Yeah, I know. When someone is wrong on the Internet, trying to convince them (or anyone) they’re wrong is tilting at windmills. But for some issues close to my heart — like working parents, or poetry readings, or now, The Secret to Being Both a Successful Writer and a  Mother: Have Just One Kid — I can’t help myself. I just have to pipe up.

And here’s the thing: I’m not even going to try to convince anyone (including you) that anyone’s wrong. I just want to say what I believe. So, here I go:

First, can we agree that the editors at The Atlantic probably chose a headline that was sure to get people’s hackles up? Okay, now that we’ve agreed on that:

Can we stop? Can we stop pretending there’s a secret to being a successful mother-writer? Can we also stop pretending that the secret to being a successful mother-writer is access to affordable childcare and a partner who shares equally in parenting (although I admit this would be pretty sweet)? Can we also stop pretending that being a successful mother-writer is harder than being a successful mother-anything-else? Can we also stop pretending that it’s harder to be a mother-writer than a not-a-mother writer, or a not-a-mother anything else? Can we also stop pretending that there’s a secret to being a successful writer, regardless of motherhood status?

(We will not stop pretending that generations of institutionalized and cultural ideas about women’s roles at home and in the workplace still influence women’s lives because we’re not pretending about that. That’s been pretty well-documented, and we’re working on it, and let’s not stop working on it.)

Would some examples be helpful?

Is it harder for me — a mother of three — to find writing time than it is for a non-mother writer who’s caring for a chronically ill spouse or an aging parent?

Is it harder for me — a mother of three — to find writing time than it is for my friend who cares for her adult brother with severe mental illness to find time for her life’s work?

Is it harder for me — yes, still a mother of three — to find writing time than it is for a writer who has the *Secret Number* — one — child, who happens to be a special-needs child?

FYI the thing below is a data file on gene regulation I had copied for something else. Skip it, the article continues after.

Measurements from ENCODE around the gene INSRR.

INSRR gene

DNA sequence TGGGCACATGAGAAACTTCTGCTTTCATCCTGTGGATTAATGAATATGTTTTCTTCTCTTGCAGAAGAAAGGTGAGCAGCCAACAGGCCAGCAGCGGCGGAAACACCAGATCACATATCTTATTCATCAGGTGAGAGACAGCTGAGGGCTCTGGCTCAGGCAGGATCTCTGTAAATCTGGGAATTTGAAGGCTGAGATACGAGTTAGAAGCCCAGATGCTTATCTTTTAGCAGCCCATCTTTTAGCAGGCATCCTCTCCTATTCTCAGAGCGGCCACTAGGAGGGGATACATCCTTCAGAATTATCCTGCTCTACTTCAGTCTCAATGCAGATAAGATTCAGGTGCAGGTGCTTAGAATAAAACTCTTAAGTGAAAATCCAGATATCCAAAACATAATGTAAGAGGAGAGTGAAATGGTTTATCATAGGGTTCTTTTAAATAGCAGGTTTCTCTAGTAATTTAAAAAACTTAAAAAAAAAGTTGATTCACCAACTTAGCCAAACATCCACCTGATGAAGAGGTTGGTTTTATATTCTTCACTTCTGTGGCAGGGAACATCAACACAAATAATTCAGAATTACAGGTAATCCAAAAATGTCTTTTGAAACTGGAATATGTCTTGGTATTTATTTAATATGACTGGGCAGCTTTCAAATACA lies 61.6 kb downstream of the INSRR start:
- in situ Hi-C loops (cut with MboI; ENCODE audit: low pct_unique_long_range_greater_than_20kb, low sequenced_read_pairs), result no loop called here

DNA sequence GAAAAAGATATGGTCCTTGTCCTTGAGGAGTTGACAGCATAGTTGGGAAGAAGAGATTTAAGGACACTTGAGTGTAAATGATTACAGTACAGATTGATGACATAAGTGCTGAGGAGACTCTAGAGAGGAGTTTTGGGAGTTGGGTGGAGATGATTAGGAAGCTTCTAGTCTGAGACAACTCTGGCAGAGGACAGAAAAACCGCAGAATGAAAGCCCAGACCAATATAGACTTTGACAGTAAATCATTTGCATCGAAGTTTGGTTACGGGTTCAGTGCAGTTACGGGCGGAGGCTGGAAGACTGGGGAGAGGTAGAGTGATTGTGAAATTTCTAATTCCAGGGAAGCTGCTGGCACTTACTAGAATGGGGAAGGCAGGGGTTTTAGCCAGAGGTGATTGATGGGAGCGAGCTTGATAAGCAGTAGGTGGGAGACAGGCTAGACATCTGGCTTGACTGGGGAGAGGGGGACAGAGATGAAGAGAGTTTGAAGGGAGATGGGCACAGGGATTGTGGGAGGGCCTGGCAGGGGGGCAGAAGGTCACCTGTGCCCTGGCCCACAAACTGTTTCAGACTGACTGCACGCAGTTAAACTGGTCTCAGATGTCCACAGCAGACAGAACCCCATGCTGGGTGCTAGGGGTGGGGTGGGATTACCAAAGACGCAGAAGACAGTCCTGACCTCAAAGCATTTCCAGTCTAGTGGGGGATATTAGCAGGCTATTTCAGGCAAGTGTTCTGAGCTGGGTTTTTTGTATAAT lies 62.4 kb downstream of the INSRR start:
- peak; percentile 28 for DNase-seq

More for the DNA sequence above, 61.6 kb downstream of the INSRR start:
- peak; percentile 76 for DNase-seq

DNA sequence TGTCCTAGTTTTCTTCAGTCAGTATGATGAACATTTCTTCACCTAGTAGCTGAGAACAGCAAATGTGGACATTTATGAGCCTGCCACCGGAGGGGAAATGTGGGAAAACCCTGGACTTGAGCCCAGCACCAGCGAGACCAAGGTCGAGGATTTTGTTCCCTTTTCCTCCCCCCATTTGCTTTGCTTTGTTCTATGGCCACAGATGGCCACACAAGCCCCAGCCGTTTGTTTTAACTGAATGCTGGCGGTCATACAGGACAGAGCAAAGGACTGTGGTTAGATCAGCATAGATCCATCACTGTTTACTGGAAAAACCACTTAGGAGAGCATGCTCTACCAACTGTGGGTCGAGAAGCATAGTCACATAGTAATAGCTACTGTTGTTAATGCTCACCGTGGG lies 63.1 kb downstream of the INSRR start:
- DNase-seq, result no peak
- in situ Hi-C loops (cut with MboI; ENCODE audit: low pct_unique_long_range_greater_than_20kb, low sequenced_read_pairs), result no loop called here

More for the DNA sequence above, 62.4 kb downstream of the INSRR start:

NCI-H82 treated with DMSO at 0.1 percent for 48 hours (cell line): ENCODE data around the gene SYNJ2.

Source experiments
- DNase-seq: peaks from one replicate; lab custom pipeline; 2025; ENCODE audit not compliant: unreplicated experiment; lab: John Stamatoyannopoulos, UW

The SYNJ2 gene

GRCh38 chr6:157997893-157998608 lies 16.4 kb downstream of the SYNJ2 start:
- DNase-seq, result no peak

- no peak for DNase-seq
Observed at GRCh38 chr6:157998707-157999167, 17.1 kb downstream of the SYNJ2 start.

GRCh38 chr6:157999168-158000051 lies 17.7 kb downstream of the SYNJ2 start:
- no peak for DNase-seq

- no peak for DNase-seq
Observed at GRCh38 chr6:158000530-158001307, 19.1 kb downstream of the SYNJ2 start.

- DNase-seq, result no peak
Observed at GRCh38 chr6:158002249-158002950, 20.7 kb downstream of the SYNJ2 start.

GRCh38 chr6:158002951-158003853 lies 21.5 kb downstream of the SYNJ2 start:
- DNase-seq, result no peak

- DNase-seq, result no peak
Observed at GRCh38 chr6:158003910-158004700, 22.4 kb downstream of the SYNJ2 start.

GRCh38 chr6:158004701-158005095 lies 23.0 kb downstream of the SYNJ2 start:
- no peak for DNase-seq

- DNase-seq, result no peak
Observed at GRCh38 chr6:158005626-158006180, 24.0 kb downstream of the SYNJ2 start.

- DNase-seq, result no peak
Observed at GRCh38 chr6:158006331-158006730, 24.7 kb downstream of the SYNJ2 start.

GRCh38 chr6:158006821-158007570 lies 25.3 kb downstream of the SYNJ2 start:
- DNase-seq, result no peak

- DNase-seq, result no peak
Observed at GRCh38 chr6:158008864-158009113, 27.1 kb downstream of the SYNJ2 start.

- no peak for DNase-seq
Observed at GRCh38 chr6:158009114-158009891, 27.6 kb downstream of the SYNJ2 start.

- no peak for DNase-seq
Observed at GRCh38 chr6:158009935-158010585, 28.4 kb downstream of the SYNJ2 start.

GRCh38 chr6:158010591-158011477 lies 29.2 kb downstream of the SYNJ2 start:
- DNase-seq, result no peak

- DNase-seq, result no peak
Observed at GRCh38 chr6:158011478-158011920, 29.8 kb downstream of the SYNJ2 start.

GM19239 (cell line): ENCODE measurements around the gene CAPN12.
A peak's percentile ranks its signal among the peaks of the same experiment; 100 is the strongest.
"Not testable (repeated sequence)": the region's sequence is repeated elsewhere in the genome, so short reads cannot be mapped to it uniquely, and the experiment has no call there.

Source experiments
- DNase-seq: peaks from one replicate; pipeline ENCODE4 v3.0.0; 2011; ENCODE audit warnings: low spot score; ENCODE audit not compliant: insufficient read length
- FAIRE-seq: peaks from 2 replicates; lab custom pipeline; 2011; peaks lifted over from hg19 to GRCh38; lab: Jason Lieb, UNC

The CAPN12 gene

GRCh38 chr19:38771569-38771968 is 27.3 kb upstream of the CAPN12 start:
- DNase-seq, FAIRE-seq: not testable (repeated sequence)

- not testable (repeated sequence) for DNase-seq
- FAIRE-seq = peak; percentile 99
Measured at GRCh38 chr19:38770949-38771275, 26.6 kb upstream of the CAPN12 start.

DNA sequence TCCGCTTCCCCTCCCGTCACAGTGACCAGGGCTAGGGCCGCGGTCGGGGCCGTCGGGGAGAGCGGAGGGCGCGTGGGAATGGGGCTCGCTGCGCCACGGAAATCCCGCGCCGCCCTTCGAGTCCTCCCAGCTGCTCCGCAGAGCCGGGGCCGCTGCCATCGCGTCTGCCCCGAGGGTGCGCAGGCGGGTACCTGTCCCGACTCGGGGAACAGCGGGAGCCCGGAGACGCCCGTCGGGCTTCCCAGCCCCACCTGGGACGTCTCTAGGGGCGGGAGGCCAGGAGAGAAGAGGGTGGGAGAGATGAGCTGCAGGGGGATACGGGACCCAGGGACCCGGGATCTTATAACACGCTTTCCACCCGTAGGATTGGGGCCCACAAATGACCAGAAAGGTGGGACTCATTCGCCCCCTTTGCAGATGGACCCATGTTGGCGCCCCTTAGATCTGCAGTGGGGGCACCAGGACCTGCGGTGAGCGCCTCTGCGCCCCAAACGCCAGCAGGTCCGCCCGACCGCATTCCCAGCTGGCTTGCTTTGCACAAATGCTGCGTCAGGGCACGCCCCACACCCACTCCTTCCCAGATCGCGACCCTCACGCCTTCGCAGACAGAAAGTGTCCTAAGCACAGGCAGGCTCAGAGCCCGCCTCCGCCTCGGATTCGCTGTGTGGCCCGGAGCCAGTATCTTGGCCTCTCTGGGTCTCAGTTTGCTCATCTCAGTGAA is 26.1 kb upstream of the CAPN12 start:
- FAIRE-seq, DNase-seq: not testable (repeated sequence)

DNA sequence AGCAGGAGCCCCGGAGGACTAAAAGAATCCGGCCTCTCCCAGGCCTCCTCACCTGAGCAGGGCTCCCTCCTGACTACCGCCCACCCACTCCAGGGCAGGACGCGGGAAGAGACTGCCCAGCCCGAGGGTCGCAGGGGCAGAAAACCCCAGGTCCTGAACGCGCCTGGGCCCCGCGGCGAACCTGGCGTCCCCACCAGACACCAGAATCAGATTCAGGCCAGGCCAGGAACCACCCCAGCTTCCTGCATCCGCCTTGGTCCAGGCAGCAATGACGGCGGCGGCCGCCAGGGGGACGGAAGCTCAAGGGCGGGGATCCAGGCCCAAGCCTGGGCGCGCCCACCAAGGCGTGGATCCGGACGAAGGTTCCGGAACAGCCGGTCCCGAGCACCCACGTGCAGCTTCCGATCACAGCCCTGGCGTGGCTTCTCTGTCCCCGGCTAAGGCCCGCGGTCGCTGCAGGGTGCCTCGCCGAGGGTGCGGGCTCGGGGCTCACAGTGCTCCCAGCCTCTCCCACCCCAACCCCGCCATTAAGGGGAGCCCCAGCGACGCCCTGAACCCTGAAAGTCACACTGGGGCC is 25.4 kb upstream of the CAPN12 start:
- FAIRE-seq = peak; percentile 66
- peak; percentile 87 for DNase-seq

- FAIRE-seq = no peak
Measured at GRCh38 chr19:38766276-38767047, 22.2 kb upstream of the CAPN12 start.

I’m thinking no.

Is it harder for me — who just said to her children, to quote Joan Didion: Shush, I’m working. Why don’t you ride your bikes to the park. — to find writing time than a mother of one, who has no playmates on standby? I don’t know, but I kind of don’t think so.

So first off, can we agree that life is very life-like and we all have responsibilities and relationships that tug us away from our life’s work from time to time? Mother, not mother, writer, not writer. Et cetera.

Okay, moving on:

Do we all need better access to affordable childcare, eldercare, family-care? Yes.

Should we all have partners who share equally in parenting and household-running? Probably. Personally, I’m not waiting around for that (although I am trying to influence the next generation in my very own family). My husband, though very supportive in many ways, works a job that requires many hours and lots of travel — he is simply not here to do half of the child-rearing or household-running. Is this ideal? Probably not, but it seems to be the way upwardly mobile jobs are going in this economy, and I can’t change it in time for it to be different in my near future.

Can we now get back to the question of The Secret to Being a Successful Anything?

Friends, there is no secret. Not for being a successful writer or anything else. There are only two things:

The first is to define success for yourself. If I define success as winning the Yale Younger and then directing the Writer’s Workshop at Iowa, I’ll never be successful — I’m too old for the Yale Younger and I haven’t the credentials for academia. Lucky for me, I have my own idea for what it means for me to be a successful writer. Would that success be obtained more easily or quickly if the particulars of my family situation were different? Possibly, but I will never know. We all have one life. This is mine. I’ve never believed that you can have it all — especially not all at the same time — so I’m doing the best I can to have the most important things as I go along.

The second is to be bound and determined. No matter how many kids. No matter if your house just burned down. No matter if your cats are sick, or your spouse is sick, or your job is requiring extra hours right now. Find a way to do your life’s work, whatever it is that you feel called to. There will be bleak seasons, there will be long slogs. There might even be months or years where you’re just only keeping your foot in the door. Yes, you will have to sacrifice. Yes, this requires discipline. No, it is not worth losing your health (physical or mental) over. But find a way.

End of spout. Forgive me. Amen.